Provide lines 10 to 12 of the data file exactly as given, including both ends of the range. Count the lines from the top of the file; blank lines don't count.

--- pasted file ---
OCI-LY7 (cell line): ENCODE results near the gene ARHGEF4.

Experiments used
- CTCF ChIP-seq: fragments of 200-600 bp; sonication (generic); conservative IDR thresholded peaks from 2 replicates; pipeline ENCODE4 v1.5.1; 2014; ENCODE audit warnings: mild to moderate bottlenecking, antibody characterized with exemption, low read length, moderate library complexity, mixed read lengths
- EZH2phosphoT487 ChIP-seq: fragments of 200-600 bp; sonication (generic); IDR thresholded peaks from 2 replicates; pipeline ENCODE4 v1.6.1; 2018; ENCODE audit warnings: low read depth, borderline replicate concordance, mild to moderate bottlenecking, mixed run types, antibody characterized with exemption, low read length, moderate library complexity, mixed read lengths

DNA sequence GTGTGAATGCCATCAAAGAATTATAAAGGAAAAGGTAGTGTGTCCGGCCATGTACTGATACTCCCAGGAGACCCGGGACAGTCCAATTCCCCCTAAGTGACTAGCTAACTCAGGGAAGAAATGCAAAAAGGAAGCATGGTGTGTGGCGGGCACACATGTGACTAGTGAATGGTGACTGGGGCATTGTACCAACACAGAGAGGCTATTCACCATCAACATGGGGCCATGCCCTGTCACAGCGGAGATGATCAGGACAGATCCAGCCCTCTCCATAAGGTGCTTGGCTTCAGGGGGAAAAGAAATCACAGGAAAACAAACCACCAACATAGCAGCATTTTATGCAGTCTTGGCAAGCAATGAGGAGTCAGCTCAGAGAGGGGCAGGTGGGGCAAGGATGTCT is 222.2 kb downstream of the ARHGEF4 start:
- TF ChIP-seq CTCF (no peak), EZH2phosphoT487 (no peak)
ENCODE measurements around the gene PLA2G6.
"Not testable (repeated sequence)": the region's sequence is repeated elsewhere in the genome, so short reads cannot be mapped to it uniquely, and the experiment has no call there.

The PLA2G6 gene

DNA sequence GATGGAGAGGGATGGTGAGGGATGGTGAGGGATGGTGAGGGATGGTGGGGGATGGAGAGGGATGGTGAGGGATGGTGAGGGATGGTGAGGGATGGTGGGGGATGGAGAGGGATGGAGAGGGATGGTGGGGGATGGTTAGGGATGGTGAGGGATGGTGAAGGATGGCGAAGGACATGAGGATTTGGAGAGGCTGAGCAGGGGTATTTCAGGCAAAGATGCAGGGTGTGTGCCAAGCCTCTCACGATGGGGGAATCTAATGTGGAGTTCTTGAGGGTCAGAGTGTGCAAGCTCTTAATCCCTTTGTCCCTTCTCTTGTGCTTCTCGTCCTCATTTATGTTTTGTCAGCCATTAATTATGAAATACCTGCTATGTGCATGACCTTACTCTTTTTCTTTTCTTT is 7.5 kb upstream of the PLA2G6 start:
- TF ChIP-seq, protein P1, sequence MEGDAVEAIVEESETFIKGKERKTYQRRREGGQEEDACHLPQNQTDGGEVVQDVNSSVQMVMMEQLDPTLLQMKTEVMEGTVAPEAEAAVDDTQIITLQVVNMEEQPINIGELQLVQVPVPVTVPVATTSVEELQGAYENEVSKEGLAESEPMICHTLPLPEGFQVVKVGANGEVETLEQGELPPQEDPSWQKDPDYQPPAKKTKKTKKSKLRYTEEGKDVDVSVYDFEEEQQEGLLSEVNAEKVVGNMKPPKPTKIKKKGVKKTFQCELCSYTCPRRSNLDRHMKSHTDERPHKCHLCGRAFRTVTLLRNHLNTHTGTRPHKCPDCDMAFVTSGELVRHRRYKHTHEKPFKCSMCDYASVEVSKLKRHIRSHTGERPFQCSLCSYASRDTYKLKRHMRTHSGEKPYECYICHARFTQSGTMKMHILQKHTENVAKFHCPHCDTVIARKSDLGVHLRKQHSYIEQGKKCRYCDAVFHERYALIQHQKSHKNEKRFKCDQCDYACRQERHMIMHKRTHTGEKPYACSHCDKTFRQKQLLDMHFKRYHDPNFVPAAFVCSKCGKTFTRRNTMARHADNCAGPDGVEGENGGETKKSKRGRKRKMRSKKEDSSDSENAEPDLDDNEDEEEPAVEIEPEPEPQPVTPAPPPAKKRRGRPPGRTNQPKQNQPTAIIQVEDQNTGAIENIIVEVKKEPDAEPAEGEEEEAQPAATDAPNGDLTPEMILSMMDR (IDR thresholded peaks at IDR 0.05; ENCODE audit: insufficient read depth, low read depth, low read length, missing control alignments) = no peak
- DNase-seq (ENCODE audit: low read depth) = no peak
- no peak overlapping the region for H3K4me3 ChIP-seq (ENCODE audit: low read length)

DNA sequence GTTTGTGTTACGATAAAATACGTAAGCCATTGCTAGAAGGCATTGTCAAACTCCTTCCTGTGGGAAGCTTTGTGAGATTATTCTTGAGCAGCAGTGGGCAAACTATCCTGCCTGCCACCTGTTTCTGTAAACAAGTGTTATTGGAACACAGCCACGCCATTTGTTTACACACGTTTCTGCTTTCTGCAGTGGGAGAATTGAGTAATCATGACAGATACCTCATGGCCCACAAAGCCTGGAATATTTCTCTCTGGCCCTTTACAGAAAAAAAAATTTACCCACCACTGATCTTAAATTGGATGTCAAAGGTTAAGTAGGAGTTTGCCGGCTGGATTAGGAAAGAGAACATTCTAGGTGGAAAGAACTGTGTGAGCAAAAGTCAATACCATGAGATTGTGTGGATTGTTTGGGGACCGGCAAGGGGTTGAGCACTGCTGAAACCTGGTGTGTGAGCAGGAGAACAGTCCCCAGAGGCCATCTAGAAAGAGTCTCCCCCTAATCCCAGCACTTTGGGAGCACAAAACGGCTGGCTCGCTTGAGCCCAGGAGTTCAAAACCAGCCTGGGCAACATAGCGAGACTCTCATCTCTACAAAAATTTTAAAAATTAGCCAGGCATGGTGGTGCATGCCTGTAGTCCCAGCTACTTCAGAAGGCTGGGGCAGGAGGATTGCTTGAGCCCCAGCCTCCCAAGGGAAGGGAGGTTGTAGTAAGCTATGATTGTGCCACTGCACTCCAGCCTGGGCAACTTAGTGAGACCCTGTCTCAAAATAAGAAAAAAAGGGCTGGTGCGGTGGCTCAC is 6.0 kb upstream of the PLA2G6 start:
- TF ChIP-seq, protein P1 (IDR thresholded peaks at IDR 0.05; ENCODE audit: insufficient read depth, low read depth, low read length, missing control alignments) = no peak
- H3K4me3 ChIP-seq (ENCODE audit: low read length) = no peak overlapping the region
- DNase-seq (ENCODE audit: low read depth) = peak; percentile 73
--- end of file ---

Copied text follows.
DNA sequence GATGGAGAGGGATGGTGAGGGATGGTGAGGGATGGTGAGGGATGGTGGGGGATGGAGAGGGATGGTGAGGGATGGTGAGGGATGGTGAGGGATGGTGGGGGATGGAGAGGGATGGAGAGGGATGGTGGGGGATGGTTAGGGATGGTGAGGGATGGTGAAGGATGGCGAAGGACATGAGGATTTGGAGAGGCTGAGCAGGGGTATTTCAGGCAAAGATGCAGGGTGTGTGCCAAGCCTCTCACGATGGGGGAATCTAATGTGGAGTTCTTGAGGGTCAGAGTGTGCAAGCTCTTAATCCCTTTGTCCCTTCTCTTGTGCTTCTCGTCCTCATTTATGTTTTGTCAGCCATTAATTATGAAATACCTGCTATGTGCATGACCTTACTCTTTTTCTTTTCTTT is 7.5 kb upstream of the PLA2G6 start:
- TF ChIP-seq, protein P1, sequence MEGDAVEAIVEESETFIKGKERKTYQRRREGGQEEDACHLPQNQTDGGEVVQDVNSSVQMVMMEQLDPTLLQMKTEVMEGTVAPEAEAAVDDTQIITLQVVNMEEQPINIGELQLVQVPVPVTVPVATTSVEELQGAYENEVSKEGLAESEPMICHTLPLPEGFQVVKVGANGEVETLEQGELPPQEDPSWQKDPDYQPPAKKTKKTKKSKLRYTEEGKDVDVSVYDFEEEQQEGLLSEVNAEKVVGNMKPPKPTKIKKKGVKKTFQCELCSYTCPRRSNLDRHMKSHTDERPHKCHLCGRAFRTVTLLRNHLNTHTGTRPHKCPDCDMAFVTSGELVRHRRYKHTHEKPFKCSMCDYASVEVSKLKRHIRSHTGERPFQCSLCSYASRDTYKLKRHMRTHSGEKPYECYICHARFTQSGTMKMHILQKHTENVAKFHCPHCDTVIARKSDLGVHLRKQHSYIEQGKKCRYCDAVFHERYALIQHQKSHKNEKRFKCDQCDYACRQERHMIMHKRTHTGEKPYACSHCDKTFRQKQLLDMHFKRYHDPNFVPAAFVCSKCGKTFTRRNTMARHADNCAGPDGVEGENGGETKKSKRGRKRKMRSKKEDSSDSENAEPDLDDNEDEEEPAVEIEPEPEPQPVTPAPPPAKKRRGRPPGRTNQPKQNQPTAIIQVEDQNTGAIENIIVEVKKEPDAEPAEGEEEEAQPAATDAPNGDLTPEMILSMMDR (IDR thresholded peaks at IDR 0.05; ENCODE audit: insufficient read depth, low read depth, low read length, missing control alignments) = no peak
- DNase-seq (ENCODE audit: low read depth) = no peak